#### 5. Conclusions and Further Work

In this paper, we mainly discussed the problem of quantitative measurement controllability for arbitrary given network. A quantitative index is presented based on the control centrality and conditional number of the controllability matrix of controllable network (or subnetwork) system. And the index can quantitatively measure the controllability of each node in a given network. The effect of this controllability index is observed and discussed mainly by a series of experiments on various types of networks, namely, E–R networks, WS small-world networks, and BA scale-free networks. For ER networks, the controllability of networks increases with the increase of connection probability p; however, when p reached a certain value, the controllability will decrease with the increase of connection probability. Besides, the controllability of the network is negatively correlated with the number of nodes when the connectivity probability is fixed, so the controllability of the large-scale network is poor. For WS small-world network model, the controllability of the network is negatively correlated to both K and the number of nodes. For the BA scale-free network, due to the different number of new edges added when one node is trying to connect to the previous network, the controllability of the network presents different trends, and specific reasons of this phenomenon need to be further studied. These findings can help us better understand the relationship between controllability and network topology.

Much work still remains to be done concerning the controllability issue of complex networks. There still exist abundant potential future extensions: How to apply this index to larger network? Our method has been estimated using MATLAB R2014a, which can execute the network with 1000 nodes for an hour. When the number of nodes in the network increases to a large complex network with millions of nodes, it is necessary to further optimize the algorithm and rewrite programs in C language or any other language to reduce the complexity of the algorithm and improve the computing speed. The measuring controllability index of this paper proposed is mainly based on given complex networks and linear time-invariant dynamic systems. It cannot be directly applied to the time-dynamic complex networks. Should this index be used on time-variant networks, we need to consider whether under this circumstance the “control centrality” could reflect the dimensional change of controllable subsystems and whether conditional number can still measure the singularity of matrix. These questions need further consideration. Further research can be made to compare the controllability between complex networks with different topology. More experiments can be conducted to discover more empirical regularities of real-world networks. Certain phenomenon observed could be explained analytically or even mathematically. To be brief, the current complex network research continues to develop, but it also faces many problems that needed to be solved. How to apply these theoretical concepts and equations into practice is also of great significance in future studies.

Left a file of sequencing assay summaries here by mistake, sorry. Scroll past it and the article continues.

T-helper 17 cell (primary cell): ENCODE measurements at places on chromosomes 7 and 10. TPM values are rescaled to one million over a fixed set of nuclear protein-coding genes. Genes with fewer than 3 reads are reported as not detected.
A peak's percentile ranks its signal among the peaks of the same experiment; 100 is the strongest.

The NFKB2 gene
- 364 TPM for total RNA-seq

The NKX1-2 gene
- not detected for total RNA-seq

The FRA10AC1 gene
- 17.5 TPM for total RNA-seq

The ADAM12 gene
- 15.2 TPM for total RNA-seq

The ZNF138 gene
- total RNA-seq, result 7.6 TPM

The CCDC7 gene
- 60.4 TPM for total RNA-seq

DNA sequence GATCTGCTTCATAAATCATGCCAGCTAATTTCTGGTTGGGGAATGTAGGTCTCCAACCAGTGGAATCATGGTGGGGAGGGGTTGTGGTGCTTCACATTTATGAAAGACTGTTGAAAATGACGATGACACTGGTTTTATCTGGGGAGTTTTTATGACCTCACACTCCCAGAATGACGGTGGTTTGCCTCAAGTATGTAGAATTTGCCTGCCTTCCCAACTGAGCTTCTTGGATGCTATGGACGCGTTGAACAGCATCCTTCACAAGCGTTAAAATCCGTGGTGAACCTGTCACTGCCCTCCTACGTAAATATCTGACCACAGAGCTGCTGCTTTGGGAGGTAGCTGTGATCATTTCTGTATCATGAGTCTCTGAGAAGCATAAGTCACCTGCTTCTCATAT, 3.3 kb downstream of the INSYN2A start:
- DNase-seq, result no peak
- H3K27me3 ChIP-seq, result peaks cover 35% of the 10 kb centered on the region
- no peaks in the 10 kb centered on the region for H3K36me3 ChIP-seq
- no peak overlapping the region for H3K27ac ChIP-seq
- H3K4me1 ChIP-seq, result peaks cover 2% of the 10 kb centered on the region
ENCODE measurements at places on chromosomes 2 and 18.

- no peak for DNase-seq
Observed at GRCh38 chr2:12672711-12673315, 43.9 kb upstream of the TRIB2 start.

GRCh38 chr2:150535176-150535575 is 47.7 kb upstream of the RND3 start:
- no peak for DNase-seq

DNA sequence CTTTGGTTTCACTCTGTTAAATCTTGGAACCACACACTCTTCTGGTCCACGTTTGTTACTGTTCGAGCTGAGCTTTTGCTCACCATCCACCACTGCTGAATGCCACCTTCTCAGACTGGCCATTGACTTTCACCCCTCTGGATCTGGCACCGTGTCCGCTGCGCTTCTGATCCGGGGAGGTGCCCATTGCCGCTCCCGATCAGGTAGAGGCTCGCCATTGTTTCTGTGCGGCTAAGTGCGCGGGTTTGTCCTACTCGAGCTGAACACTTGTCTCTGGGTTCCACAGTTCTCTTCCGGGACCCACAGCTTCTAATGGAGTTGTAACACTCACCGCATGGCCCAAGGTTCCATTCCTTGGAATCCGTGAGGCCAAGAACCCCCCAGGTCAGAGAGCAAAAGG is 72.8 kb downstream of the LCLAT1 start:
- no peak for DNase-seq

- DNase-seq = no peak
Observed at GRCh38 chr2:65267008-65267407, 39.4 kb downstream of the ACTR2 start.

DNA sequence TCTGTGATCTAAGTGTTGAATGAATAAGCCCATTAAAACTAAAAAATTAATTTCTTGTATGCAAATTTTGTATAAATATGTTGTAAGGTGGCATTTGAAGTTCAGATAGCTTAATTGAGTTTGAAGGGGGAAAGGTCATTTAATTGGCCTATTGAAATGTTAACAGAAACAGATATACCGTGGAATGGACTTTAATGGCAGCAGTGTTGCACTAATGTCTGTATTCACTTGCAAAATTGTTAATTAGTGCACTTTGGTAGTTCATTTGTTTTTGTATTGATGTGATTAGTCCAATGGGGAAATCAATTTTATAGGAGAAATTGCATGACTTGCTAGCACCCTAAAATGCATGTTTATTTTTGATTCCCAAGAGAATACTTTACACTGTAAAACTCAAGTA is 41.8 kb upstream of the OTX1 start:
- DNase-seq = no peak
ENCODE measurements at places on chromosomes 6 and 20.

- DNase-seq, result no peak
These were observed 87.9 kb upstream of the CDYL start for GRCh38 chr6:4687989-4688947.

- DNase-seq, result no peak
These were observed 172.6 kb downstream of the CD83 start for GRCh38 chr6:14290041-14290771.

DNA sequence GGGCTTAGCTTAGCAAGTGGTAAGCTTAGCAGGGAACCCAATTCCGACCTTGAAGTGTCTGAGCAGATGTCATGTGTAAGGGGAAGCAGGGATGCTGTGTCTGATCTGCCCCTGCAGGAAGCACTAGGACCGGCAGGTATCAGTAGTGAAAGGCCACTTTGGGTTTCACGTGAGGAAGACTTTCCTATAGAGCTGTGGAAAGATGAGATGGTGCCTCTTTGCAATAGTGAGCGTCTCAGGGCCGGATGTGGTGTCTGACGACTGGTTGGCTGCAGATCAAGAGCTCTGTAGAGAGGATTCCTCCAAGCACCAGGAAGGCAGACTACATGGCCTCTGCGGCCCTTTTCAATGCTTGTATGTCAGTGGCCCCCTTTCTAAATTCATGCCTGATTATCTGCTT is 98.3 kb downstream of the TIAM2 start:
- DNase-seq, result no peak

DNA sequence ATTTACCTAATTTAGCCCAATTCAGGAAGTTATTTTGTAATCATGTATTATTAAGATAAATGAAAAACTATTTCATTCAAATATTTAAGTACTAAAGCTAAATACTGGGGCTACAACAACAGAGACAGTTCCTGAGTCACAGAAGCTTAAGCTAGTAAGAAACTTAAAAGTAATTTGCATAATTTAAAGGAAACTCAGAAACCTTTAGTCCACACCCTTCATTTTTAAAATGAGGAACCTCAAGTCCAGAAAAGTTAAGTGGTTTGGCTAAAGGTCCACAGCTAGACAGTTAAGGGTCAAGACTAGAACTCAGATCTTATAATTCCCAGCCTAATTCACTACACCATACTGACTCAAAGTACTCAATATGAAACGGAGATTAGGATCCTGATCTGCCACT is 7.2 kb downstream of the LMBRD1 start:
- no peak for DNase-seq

#### Data Availability

The simulation data used to support the findings of this study are included within the article. If other data or MATLAB programs used to support the findings of this study are needed, you can obtain them from the corresponding author.

#### Conflicts of Interest

The authors declare that there are no conflicts of interest regarding the publication of this paper.

#### Acknowledgments

This work is supported by Natural Science Foundation of Hebei Province (Grants nos. F2016501023 and F2017501041), Fundamental Research Funds for the Central Universities (Grant no. N172304030), and National Natural Science Foundation of China (Grant no. 61402088).

#### References

- H. Jeong, B. Tombor, R. Albert, Z. N. Oltval, and A.-L. Barabásl, “The large-scale organization of metabolic networks,”
*Nature*, vol. 407, no. 6804, pp. 651–654, 2000. View at: Publisher Site | Google Scholar - E. Bullmore and O. Sporns, “Complex brain networks: graph theoretical analysis of structural and functional systems,”
*Nature Reviews Neuroscience*, vol. 10, no. 3, pp. 186–198, 2009. View at: Publisher Site | Google Scholar - D. Stauffer, A. Aharony, L. Da Fontoura Costa, and J. Adler, “Efficient Hopfield pattern recognition on a scale-free neural network,”
*The European Physical Journal B*, vol. 32, no. 3, pp. 395–399, 2003. View at: Publisher Site | Google Scholar - J. Shen and B. Zheng, “Cross-correlation in financial dynamics,”
*EPL (Europhysics Letters)*, vol. 86, no. 4, p. 48005, 2009. View at: Publisher Site | Google Scholar - D. Liben-Nowell and J. Kleinberg, “The link-prediction problem for social networks,”
*Journal of the Association for Information Science and Technology*, vol. 58, no. 7, pp. 1019–1031, 2007. View at: Publisher Site | Google Scholar - A. L. Barabási, H. Jeong, Z. Néda, E. Ravasz, A. Schubert, and T. Vicsek, “Evolution of the social network of scientific collaborations,”
*Physica A: Statistical Mechanics and its Applications*, vol. 311, no. 3-4, pp. 590–614, 2002. View at: Publisher Site | Google Scholar | MathSciNet - S. Fortunato, “Community detection in graphs,”
*Physics Reports*, vol. 486, no. 3–5, pp. 75–174, 2010. View at: Publisher Site | Google Scholar | MathSciNet - R. E. Kalman, “Mathematical description of linear dynamical systems,”
*Journal of the Society for Industrial & Applied Mathematics, Series A: Control*, vol. 1, no. 2, pp. 152–192, 1963. View at: Publisher Site | Google Scholar - D. G. Luenberger,